True or false? True

Rinse mushrooms briefly so they don't soak up too much water. Courtesy Scott Price
Rinse mushrooms briefly so they don't soak up too much water. Courtesy Scott Price

Washing mushrooms spells disaster

The argument goes that because mushrooms are naturally porous, you shouldn't clean them in water or they'll rapidly absorb all the liquid and become soggy and tasteless in the process. The counterargument, of course, is that the alternative – dabbing at the funghi with kitchen paper, a pastry brush or even a specially designed mushroom brush – is time-consuming, fiddly and, let's face it, probably way too much effort to put in for a weeknight Bolognese sauce.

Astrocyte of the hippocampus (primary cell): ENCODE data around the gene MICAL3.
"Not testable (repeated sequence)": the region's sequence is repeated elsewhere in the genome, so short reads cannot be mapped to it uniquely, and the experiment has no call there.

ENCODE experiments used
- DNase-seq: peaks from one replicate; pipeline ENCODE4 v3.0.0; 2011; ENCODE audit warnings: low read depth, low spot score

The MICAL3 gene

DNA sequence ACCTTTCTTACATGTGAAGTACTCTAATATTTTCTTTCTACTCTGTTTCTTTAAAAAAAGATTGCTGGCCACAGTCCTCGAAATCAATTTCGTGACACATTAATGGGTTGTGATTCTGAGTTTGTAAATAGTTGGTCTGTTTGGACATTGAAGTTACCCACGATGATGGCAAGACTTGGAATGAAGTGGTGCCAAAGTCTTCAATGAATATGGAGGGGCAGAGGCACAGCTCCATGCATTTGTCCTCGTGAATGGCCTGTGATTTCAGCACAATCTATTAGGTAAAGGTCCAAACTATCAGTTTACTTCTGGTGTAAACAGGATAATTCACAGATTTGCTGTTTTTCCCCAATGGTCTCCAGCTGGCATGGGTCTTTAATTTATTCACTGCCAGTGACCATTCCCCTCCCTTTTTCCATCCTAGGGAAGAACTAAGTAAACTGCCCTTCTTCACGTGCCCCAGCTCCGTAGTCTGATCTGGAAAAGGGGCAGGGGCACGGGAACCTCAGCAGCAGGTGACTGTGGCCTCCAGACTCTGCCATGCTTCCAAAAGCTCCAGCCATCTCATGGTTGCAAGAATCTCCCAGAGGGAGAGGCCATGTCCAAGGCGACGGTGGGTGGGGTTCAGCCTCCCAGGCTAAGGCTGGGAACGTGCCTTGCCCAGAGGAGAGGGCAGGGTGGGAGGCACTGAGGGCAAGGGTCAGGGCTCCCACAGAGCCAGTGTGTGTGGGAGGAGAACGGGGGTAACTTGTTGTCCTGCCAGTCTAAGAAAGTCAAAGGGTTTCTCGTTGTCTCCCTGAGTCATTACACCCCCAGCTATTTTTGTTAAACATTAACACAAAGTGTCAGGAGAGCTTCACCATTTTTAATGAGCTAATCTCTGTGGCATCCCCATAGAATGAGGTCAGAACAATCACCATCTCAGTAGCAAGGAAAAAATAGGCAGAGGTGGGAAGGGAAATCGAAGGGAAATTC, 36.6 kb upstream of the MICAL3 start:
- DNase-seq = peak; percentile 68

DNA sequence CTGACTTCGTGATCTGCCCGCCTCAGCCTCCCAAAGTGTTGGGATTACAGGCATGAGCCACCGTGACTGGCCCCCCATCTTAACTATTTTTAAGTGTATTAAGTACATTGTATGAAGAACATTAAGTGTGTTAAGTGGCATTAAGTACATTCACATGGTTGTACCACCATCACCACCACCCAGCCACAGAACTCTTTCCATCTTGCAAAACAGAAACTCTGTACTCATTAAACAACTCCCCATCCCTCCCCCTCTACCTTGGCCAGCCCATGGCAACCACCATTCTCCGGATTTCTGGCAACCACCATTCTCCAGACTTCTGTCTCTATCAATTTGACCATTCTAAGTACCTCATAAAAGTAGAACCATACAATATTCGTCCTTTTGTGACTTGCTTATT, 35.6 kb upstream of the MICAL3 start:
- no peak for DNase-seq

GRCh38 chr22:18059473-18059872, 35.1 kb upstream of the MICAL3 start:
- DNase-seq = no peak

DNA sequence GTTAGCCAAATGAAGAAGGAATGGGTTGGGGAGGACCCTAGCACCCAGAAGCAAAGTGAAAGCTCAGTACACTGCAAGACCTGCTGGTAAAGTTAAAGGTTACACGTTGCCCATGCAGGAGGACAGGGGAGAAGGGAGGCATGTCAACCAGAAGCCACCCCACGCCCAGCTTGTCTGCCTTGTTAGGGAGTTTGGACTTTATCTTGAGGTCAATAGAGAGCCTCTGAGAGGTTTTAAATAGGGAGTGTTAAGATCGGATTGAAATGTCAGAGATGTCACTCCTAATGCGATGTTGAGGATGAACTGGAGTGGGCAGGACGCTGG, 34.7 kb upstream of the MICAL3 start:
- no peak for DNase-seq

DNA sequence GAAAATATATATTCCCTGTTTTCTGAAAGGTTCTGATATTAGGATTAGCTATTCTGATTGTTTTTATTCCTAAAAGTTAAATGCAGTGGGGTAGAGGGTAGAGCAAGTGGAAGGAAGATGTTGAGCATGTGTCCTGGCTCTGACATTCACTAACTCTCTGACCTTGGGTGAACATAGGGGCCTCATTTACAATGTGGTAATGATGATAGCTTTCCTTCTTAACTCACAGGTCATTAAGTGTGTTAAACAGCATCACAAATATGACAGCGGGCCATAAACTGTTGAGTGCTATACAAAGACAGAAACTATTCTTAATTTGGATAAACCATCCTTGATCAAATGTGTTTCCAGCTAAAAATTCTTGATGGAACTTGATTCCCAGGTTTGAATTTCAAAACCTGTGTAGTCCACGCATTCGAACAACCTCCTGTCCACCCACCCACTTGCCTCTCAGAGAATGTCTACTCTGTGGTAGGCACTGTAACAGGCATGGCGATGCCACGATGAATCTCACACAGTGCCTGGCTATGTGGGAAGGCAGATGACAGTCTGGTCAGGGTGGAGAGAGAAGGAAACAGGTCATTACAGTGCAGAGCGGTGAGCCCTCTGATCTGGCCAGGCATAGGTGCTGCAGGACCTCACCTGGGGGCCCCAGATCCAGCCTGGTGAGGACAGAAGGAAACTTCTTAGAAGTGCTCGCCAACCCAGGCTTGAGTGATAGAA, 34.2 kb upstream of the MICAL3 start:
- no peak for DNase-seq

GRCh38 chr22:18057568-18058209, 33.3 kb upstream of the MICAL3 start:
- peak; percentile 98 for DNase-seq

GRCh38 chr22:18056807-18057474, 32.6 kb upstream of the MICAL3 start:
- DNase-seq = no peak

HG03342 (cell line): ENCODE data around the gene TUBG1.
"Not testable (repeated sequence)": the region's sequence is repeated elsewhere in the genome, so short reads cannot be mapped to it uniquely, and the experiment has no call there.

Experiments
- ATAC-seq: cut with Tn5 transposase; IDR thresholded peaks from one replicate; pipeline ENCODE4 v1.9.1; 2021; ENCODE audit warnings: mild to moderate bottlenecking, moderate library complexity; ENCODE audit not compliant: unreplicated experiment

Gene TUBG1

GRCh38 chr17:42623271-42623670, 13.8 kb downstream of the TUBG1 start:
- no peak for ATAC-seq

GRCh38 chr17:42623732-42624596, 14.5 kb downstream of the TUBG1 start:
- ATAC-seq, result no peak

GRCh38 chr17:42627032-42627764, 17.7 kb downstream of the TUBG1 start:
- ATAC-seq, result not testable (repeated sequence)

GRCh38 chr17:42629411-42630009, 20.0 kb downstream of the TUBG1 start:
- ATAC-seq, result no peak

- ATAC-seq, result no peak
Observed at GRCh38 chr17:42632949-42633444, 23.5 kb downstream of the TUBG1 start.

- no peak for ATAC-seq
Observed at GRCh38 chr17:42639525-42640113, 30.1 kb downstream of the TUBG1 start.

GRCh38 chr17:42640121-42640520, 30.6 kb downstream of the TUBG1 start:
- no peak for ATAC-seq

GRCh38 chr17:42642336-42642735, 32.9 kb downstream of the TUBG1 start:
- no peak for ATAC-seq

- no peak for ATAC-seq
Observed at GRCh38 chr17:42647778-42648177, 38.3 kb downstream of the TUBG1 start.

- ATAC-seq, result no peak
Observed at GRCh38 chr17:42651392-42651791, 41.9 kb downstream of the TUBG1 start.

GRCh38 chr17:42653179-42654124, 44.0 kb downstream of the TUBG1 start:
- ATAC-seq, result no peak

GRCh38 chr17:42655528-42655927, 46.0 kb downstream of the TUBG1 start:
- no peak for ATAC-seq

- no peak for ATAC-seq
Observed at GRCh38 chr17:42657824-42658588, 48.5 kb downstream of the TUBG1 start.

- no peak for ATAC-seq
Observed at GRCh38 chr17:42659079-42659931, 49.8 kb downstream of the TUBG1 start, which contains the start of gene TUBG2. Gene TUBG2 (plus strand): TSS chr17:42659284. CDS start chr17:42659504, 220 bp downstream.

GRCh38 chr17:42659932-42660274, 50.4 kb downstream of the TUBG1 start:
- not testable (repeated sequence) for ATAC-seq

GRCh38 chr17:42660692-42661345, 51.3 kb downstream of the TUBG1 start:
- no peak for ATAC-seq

While it’s true that mush-rooms do soak up water, if they are rinsed briefly (rather than submerged entirely), very little water will be absorbed and the flavour shouldn’t be affected at all. By the by, the secret behind golden, perfectly seared mushrooms is to get your frying pan really hot and ensure that the pan isn’t too crowded, otherwise the mushrooms will boil rather than roast. Cook them in batches if necessary.

True or false? False (but you do need to take the necessary precautions)